Older people suffering from depression age faster, study finds

Credit: Unsplash+

Dementia is a syndrome that refers to a decline in cognitive function that interferes with daily activities.

It is a progressive condition that affects memory, thinking, and behavior, and can eventually lead to a loss of independence.

Dementia can be caused by a variety of underlying conditions, such as Alzheimer’s disease, vascular dementia, Lewy body dementia, and frontotemporal dementia, among others.

Aging, on the other hand, is a natural process that involves a gradual decline in physical and cognitive function over time.

As we age, our bodies undergo various changes, such as a decrease in muscle mass, bone density, and sensory acuity.

Our brains also undergo changes, such as a reduction in the number of neurons and synapses, which can affect memory, attention, and other cognitive abilities.

While aging is a natural process that affects everyone, the risk of developing dementia increases with age.

According to a recent study conducted by the UConn Center on Aging, older adults suffering from depression tend to age faster than their peers.

The study found that these patients exhibit evidence of accelerated biological aging, poor physical health, and brain function.

The team explained that these factors are the main drivers of this association.

The study tested 426 individuals with late-in-life depression, and researchers measured the levels of proteins associated with aging in their blood.

As cells age, they tend to function less efficiently, often producing proteins that promote inflammation or other unhealthy conditions.

The team compared the levels of these proteins with measures of the participants’ physical health, medical problems, brain function, and the severity of their depression.

Surprisingly, the severity of a person’s depression was not found to be related to their level of accelerated aging.

However, the researchers did find that accelerated aging was associated with worse cardiovascular health overall.

People with higher levels of aging-associated proteins were more likely to have high blood pressure, high cholesterol, and multiple medical problems.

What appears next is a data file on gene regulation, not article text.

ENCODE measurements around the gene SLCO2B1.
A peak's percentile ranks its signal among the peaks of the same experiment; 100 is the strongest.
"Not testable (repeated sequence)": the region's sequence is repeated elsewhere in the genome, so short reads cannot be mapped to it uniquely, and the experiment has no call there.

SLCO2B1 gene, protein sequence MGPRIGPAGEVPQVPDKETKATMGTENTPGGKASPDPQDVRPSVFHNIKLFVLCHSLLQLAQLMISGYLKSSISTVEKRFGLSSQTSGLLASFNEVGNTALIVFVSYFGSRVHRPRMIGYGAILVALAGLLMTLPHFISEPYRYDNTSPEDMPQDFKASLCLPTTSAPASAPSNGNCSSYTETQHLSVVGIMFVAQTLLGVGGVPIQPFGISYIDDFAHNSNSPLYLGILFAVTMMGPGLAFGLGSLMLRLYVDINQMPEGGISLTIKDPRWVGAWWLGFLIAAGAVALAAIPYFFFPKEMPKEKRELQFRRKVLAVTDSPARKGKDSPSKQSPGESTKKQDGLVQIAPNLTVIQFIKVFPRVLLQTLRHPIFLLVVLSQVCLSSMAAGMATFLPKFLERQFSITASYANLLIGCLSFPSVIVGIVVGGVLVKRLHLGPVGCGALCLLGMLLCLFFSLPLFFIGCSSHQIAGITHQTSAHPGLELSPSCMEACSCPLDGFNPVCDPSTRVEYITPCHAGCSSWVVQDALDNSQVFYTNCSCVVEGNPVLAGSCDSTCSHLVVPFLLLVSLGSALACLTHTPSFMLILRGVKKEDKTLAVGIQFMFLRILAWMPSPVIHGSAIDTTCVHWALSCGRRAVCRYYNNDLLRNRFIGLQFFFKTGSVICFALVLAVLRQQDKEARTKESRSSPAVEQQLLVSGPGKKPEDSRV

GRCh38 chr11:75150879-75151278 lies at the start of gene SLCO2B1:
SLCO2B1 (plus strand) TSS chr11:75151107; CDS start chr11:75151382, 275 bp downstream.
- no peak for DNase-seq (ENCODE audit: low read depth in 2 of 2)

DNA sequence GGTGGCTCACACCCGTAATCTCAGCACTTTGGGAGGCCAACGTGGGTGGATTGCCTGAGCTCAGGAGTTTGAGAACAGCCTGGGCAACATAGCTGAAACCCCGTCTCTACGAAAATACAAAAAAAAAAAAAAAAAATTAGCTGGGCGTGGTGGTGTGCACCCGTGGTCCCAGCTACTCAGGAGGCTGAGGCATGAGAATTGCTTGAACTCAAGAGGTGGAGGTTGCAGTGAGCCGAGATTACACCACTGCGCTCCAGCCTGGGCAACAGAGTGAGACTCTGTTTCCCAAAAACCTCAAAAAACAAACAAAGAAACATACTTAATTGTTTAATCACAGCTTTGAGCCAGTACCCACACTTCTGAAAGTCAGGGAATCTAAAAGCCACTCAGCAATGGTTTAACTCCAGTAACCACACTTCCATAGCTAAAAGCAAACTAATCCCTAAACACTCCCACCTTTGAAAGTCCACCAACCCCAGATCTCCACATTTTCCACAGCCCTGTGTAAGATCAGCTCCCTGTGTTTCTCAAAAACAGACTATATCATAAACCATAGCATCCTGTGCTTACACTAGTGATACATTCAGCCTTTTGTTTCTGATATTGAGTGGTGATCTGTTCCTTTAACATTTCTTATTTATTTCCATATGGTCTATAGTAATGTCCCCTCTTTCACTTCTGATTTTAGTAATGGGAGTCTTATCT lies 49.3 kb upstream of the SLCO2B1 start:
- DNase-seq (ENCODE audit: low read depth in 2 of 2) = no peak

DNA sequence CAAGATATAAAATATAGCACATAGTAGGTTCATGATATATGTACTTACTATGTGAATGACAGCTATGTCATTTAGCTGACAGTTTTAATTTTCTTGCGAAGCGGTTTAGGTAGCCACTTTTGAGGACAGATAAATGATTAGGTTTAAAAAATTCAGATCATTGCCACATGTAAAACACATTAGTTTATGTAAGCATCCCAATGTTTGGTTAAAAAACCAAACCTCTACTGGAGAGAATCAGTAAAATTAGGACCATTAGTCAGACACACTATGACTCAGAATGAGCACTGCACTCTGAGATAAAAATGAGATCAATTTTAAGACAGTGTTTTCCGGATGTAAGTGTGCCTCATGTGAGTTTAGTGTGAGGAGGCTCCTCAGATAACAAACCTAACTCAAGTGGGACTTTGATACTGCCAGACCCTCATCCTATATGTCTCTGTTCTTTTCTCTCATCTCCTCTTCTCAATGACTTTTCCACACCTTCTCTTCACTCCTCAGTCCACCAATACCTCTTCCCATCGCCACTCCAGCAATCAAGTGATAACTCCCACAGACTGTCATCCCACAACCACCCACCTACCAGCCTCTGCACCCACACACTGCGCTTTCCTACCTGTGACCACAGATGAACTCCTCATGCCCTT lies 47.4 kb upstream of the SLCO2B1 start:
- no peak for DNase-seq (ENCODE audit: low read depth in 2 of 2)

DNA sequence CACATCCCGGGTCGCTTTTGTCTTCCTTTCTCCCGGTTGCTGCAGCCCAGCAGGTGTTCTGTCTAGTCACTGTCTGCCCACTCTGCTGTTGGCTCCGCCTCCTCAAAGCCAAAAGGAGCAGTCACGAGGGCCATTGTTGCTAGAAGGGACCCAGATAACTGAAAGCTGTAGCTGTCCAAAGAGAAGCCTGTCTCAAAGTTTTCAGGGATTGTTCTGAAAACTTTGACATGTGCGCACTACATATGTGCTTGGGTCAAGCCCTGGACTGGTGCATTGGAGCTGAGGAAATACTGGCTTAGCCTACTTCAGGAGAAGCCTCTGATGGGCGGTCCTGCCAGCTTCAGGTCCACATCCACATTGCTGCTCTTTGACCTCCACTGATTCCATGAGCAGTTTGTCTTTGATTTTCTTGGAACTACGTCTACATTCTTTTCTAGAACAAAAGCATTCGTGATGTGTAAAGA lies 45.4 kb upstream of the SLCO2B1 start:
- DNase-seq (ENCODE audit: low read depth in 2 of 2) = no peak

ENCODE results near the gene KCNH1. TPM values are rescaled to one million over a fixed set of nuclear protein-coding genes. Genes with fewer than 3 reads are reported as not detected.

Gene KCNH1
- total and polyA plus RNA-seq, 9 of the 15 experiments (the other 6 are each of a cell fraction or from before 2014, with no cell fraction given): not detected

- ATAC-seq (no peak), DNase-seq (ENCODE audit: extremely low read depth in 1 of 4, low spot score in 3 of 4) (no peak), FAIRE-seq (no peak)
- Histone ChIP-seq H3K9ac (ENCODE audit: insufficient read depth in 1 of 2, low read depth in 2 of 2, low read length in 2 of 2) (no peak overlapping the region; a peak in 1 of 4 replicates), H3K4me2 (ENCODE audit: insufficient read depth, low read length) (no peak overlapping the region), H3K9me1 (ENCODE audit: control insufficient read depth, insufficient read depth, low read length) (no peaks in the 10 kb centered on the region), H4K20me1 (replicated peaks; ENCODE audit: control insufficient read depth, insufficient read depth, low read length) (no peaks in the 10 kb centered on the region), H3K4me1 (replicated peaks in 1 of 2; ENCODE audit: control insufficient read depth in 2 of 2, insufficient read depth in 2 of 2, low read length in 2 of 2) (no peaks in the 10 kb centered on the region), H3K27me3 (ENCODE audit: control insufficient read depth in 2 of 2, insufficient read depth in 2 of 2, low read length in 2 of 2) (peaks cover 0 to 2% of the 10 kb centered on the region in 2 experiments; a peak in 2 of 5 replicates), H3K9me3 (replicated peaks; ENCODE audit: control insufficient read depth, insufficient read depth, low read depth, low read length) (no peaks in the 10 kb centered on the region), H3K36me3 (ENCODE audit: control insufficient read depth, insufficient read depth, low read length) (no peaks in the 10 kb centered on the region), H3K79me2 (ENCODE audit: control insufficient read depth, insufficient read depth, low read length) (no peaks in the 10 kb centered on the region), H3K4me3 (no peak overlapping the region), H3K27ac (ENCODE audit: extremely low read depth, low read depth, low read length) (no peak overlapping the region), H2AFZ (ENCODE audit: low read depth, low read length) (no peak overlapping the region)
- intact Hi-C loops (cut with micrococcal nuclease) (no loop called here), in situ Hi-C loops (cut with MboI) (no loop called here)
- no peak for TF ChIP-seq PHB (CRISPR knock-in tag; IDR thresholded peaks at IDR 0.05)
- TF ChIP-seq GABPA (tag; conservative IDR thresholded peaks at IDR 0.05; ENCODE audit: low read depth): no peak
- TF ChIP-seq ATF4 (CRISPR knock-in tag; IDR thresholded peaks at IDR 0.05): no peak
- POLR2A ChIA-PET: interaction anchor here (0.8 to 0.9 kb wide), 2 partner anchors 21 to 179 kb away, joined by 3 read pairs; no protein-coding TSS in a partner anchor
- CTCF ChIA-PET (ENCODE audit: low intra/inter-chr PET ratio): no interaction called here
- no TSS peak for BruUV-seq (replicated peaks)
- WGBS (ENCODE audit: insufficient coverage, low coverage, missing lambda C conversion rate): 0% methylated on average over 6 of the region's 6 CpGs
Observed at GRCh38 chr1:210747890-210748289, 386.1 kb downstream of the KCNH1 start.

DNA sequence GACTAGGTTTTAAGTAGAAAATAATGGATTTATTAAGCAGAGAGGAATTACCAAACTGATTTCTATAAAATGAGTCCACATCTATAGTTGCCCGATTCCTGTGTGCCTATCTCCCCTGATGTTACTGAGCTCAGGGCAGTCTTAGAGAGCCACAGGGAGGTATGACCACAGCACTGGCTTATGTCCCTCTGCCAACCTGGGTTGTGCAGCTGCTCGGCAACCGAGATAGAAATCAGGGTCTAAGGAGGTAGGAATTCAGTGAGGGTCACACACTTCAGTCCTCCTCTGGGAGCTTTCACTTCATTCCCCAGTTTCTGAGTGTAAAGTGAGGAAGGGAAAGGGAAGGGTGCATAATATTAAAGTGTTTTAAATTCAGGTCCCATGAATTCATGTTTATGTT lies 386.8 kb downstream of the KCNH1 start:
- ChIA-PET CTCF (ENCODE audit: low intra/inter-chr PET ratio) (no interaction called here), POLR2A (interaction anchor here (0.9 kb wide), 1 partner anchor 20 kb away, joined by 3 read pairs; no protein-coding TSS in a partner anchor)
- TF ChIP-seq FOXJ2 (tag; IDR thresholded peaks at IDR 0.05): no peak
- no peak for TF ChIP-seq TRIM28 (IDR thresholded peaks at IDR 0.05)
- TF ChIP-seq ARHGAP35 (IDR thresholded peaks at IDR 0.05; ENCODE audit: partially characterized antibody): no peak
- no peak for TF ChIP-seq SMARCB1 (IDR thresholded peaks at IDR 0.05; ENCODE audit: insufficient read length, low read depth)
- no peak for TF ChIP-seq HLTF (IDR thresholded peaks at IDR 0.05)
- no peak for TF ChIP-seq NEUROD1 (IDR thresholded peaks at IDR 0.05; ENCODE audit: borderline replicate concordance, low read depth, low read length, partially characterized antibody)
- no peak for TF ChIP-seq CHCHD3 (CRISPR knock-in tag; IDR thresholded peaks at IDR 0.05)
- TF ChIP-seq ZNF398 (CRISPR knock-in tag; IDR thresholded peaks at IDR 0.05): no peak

Additionally, accelerated aging was linked to worse performance on tests of brain health, such as working memory and other cognitive skills.

The team believes that these two findings could help develop preventive strategies to reduce the disability associated with major depression in older adults and to prevent their acceleration of biological aging.

The researchers are currently exploring whether therapies to reduce the number of aged, “senescent” cells in a person’s body can improve late-in-life depression.

They are also studying specific sources and patterns of proteins associated with aging to develop personalized treatments in the future.

Overall, the study highlights the need to prioritize mental health and address depression in older adults to promote healthy aging.

How to have healthy aging

Here are several things you can do to promote healthy aging, which can help you maintain physical, cognitive, and emotional well-being as you get older. Here are some tips:

Exercise regularly: Regular physical activity can help you maintain muscle mass, bone density, and flexibility, and can reduce the risk of chronic diseases such as heart disease, diabetes, and dementia.

Eat a healthy diet: A balanced diet that includes plenty of fruits, vegetables, whole grains, lean protein, and healthy fats can provide the nutrients your body needs to stay healthy. Avoid processed foods, sugary drinks, and excess salt and saturated fat.

Stay socially connected: Social isolation and loneliness can have negative effects on mental and physical health, so it’s important to stay connected with friends, family, and the community.

Keep your brain active: Engage in mentally stimulating activities such as reading, puzzles, or learning a new skill to keep your brain sharp and reduce the risk of cognitive decline.

Manage stress: Chronic stress can have negative effects on physical and mental health, so it’s important to find healthy ways to manage stress, such as meditation, yoga, or deep breathing exercises.

Get enough sleep: Quality sleep is important for physical and mental health, so aim for 7-8 hours of sleep per night and establish a regular sleep routine.

Take care of your mental health: Depression, anxiety, and other mental health conditions can have negative effects on overall health and well-being, so it’s important to seek help if needed and practice self-care.

If you care about depression, please read studies about how dairy foods may influence depression risk, and B vitamins could help prevent depression and anxiety.

For more information about mental health, please see recent studies that ultra-processed foods may make you feel depressed, and your immune system may fight against depression.
The study was conducted by Breno Diniz et al and published in Nature Mental Health.

Copyright © 2023 Knowridge Science Report. All rights reserved.